There I am, admiring a particularly luminescent blue tuber in my hydroponic garden, when an alarm begins to blare. Pirates, raiding from the skies! A minor inconvenience, sure, but one worth dealing with swiftly, so I hop on Blort – my trusty translucent pet sphere – and roll purposefully, if not exactly speedily, toward the throbbing heft of my organic ship, the whir of a friendly robot drone jabbering somewhere behind me.
And then it’s up, up, up, we go, past my newly renovated capital ship and its armada of frigates (the latest addition, a pulsating tentacled mass, wiggles encouragingly), past a space station recently commandeered by pirates, and then, with a little more room to manoeuvre, it’s time to do my worst. Within seconds the pirate threat is no more and peace, for now at least, is restored. Before I go home, though, I summon the imposing hulk of the inter-dimensional Space Anomaly and head in for a friendly rendezvous. Cake has been promised.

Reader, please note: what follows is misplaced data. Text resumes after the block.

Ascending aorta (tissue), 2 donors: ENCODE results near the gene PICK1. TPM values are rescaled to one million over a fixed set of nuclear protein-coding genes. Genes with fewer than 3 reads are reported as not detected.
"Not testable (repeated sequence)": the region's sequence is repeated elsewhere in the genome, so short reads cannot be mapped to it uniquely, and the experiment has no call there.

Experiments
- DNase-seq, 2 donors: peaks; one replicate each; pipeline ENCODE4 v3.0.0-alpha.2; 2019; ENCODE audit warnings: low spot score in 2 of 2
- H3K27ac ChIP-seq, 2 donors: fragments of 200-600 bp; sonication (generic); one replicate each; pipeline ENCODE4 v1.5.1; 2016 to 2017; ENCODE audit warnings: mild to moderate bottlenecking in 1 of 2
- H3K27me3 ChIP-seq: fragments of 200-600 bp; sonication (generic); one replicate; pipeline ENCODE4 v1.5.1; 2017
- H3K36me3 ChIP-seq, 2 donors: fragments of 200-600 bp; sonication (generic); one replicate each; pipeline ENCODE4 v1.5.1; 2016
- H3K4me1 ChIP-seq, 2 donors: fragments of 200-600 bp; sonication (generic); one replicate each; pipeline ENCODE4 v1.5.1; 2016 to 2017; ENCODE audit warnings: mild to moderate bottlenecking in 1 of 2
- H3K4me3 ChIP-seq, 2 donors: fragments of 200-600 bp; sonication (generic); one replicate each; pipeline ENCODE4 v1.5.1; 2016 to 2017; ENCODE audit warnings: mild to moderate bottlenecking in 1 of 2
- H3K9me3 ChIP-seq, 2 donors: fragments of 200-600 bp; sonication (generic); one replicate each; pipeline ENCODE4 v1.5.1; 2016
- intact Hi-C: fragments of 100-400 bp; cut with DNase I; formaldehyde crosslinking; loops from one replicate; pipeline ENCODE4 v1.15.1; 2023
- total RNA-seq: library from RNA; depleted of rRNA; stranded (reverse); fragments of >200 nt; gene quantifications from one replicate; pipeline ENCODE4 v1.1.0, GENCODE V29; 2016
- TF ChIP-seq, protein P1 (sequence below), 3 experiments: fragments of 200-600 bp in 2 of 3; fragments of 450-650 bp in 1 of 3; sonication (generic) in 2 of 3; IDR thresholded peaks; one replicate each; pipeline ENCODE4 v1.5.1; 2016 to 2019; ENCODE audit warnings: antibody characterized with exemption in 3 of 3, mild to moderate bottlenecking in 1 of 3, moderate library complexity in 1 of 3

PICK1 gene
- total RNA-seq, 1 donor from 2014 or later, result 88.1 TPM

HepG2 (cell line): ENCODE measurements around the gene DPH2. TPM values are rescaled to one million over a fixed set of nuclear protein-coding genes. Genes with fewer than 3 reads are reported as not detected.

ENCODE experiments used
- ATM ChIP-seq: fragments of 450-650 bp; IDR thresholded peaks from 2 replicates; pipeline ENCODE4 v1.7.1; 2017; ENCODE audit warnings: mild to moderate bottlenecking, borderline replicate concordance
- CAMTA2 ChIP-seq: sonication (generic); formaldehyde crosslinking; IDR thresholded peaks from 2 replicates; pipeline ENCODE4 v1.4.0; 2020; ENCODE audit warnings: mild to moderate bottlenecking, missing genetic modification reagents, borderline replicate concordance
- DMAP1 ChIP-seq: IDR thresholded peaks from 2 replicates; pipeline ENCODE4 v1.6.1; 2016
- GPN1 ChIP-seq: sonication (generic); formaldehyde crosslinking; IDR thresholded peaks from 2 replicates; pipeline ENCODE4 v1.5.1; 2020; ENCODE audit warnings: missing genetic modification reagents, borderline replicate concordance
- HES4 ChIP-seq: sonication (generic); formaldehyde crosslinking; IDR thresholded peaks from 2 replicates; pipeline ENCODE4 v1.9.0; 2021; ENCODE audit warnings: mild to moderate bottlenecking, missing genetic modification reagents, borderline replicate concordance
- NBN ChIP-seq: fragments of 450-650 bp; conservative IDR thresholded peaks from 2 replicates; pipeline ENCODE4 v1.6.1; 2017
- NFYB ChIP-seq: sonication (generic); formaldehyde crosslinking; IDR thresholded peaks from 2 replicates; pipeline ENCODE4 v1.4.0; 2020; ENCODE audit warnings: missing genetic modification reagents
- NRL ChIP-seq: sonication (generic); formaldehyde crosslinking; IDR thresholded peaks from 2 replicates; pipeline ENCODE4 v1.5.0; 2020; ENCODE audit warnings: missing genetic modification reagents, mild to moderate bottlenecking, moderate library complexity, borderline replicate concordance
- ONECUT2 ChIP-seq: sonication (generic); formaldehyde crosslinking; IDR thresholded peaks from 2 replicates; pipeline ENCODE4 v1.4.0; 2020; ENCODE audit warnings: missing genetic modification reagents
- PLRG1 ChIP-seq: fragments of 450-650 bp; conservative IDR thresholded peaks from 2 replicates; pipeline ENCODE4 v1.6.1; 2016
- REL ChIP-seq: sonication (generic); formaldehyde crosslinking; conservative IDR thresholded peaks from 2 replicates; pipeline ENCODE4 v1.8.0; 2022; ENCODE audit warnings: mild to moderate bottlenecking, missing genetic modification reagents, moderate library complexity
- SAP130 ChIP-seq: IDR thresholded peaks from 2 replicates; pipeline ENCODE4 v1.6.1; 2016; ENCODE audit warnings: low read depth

No Man’s sky has, it’s fair to say, come a long, long way since its undoubtedly controversial launch in 2016. What was once a game of low-key, curiosity-driven exploration across a beautiful, often haunting, procedurally generated universe has morphed into something far bigger, far bolder, and, I think, after countless revisions and refinements, quite brilliant indeed.